An Essay Towards A Topographical History of the County of Norfolk: Volume 7. Originally published by W Miller, London, 1807.
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Or Reineham, as it is wrote in the book of Domesday; takes it name from being seated near a running stream of water, or river; Rye and Rey, signifying as much in the Saxon tongue; thus we find a town in Essex, in the hundred of Chafferd, Rainham, on a river near its falling into the Thames; and thus Braintre, in Essex, occurs in Domesday by the name of Raine, being by a river. Thus the river Rhine, and Reineburgh, a city in Germany, on that river.
At the grand survey, it is placed in the hundred of Brothercross, but at this time (and for several centuries past) is accounted as a part of the hundred of Gallow; and great part of this town was then one of the lordships which the Conqueror bestowed on Hugh de Montfort, one of his Norman chiefs and barons. Bond, a noble Saxon thane of great possessions, held it in the Confessor's time, together with lordships in Bodney, Langford, Stanford, Marhum, Islington, Middleton, Bilney, West Geyton, Gately, Bodham, &c. of all which he was deprived at the conquest, and succeeded therein by Hugh.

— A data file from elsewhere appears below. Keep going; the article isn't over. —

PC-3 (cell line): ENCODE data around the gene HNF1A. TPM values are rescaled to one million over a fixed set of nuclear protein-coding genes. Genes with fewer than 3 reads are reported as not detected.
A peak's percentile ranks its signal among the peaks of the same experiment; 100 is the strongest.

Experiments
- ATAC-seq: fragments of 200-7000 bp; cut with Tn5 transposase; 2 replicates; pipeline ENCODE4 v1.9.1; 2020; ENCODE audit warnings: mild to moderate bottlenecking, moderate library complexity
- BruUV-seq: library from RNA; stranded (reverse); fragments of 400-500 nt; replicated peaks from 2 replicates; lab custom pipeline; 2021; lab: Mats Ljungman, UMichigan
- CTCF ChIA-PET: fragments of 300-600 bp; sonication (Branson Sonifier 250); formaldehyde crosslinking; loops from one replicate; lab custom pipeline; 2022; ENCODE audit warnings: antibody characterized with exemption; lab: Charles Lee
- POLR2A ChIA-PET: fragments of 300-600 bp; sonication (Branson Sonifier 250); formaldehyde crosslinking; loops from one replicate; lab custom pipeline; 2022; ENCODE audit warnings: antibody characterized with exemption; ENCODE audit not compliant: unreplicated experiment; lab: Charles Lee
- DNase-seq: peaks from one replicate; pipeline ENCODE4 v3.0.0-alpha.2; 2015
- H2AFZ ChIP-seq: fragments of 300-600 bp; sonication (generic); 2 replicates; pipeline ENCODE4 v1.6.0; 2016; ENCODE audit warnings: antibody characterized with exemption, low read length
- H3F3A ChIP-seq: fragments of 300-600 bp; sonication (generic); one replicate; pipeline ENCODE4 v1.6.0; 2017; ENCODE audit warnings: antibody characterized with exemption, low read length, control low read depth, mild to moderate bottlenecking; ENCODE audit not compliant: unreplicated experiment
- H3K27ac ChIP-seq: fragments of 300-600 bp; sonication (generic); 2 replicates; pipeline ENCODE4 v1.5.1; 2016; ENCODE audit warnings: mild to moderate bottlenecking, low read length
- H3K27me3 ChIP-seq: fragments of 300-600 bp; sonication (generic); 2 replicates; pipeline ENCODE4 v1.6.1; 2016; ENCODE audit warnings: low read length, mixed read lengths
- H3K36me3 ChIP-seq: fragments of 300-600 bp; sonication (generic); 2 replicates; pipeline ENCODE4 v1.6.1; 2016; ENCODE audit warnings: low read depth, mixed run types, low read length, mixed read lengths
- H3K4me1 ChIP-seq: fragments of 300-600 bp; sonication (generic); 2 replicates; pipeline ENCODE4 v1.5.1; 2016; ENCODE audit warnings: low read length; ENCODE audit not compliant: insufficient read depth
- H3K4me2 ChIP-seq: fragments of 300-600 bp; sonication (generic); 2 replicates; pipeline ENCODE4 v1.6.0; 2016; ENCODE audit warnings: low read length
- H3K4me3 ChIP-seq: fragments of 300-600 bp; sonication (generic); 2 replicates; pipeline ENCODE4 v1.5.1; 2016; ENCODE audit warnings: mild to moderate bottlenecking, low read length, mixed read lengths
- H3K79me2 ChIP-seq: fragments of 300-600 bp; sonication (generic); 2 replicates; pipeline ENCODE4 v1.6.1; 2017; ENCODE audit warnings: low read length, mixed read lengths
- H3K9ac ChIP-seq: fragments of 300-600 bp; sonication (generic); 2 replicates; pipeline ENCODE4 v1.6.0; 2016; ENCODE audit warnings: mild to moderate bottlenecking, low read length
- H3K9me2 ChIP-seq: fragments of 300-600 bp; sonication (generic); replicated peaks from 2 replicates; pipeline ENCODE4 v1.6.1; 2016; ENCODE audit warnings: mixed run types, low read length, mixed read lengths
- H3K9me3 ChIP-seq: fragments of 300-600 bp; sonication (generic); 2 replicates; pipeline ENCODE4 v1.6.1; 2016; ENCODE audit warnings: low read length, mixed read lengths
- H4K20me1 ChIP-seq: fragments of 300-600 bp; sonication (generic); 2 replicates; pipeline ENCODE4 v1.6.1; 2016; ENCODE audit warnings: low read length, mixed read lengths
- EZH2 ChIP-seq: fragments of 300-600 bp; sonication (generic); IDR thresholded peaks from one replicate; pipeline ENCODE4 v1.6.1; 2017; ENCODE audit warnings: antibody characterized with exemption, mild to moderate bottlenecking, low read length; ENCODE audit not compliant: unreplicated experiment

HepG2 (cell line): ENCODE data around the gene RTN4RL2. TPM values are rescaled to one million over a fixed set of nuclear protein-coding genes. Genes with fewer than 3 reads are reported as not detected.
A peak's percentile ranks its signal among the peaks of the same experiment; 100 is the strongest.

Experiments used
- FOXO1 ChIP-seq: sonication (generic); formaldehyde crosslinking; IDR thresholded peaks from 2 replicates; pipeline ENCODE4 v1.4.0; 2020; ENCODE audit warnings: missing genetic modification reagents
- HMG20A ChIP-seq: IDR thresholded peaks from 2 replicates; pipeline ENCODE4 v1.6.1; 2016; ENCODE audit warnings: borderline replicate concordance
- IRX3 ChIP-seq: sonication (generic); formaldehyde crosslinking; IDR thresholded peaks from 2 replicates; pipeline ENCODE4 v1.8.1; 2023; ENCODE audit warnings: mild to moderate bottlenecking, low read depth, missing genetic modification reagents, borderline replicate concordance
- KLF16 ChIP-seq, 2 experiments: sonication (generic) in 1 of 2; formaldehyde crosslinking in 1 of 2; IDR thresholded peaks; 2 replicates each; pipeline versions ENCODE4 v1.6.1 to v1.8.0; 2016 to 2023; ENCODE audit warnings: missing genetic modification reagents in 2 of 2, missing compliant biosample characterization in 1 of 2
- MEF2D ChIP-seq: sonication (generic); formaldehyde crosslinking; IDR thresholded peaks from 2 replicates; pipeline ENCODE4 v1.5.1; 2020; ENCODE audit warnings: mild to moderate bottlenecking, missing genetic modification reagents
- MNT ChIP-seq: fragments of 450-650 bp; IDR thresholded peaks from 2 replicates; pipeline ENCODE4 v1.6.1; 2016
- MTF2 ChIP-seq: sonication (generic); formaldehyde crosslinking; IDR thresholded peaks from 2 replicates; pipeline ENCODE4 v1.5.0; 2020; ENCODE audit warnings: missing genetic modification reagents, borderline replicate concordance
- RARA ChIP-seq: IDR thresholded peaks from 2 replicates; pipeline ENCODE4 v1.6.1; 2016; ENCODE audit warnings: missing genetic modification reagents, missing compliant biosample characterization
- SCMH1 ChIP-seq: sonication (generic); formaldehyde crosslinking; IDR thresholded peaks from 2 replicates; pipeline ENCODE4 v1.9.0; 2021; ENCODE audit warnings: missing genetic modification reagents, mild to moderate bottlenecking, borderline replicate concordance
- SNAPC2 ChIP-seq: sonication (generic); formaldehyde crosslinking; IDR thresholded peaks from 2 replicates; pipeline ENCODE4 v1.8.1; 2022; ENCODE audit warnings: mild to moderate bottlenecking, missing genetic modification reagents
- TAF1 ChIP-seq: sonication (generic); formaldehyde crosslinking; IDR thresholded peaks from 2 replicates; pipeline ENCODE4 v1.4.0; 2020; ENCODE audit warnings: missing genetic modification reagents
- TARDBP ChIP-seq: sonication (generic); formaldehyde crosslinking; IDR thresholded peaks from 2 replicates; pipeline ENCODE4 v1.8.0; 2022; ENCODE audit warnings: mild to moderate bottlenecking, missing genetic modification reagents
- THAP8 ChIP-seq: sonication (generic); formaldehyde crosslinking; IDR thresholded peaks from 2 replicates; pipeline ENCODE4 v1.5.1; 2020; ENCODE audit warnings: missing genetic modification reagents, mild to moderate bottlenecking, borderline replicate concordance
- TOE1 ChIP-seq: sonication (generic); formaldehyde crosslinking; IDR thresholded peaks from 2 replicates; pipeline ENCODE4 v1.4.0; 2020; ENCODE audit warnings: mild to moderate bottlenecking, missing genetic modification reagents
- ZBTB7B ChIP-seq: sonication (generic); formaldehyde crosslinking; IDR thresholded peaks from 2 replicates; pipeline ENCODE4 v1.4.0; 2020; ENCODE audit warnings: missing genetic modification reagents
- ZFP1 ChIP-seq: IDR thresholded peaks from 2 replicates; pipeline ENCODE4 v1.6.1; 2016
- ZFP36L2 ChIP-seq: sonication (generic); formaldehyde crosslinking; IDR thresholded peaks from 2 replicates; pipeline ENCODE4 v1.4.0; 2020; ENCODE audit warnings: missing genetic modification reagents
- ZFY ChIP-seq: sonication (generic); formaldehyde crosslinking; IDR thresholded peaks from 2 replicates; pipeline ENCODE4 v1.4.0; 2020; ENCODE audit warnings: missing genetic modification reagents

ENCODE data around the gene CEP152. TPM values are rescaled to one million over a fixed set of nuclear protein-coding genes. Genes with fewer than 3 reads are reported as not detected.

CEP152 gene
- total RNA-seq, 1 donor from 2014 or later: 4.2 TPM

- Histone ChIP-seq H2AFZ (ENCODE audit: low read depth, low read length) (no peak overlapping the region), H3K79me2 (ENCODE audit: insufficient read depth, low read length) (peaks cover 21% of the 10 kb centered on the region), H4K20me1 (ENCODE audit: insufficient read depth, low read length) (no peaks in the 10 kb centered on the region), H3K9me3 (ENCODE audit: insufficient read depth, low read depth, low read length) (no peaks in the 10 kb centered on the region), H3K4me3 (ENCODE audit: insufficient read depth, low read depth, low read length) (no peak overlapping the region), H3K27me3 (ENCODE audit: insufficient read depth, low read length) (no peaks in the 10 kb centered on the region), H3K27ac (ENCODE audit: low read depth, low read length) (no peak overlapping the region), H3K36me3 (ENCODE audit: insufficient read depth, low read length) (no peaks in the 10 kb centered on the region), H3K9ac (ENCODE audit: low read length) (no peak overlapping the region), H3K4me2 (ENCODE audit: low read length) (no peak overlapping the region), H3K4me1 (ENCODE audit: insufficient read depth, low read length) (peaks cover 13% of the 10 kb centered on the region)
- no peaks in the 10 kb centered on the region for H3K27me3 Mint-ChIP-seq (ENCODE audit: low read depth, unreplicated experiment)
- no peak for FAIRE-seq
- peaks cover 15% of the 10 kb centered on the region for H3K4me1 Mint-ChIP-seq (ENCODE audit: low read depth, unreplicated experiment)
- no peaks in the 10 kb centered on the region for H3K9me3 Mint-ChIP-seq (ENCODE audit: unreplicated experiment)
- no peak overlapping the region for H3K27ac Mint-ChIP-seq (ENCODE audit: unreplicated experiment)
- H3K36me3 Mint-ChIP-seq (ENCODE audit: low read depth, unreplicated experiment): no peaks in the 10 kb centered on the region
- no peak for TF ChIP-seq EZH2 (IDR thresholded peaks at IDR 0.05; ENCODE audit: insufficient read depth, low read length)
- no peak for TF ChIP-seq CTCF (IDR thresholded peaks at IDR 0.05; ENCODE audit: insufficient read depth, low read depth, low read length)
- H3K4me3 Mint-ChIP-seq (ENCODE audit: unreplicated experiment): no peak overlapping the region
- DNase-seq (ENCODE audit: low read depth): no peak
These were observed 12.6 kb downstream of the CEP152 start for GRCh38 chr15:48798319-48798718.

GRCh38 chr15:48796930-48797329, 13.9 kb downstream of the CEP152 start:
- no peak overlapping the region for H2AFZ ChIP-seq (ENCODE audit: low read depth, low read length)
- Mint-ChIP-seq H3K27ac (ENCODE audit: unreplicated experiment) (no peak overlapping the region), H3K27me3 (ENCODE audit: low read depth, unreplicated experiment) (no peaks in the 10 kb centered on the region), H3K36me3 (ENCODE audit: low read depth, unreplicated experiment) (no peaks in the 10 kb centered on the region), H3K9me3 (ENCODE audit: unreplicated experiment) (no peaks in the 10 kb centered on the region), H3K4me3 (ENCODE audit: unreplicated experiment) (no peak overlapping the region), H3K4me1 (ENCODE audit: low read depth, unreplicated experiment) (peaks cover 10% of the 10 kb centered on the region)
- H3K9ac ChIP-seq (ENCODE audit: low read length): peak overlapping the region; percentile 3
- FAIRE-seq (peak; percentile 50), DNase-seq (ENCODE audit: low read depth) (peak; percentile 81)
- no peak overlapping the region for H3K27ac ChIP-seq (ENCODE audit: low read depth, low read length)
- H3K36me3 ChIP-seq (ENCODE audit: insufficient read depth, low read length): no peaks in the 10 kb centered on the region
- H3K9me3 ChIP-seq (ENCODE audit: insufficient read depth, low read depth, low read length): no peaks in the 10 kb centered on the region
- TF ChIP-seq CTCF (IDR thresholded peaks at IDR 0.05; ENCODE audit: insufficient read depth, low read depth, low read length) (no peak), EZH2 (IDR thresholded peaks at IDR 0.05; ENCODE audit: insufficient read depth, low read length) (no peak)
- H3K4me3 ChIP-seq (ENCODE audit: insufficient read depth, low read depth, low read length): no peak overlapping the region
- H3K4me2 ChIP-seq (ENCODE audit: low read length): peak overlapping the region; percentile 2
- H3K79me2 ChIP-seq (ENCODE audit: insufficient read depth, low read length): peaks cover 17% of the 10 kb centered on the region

It consisted of two carucates of land, held by 4 villains, 14 bordarers, and 4 servi, 2 carucates in demean, and one amongst the men, paunage for 120 swine, 6 acres of meadow, 2 mills, a saltpit, &c. and 100 sheep, 2 bees-skeps, and 14 socmen held half a carucate of land, and 15 bordarers had a carucate and an half, with 7 acres of meadow. (fn. 1) This was what belonged to that part of the town now called East Rainham, and made up that parish, or lordship, as I take it, called now Rainham-Magna.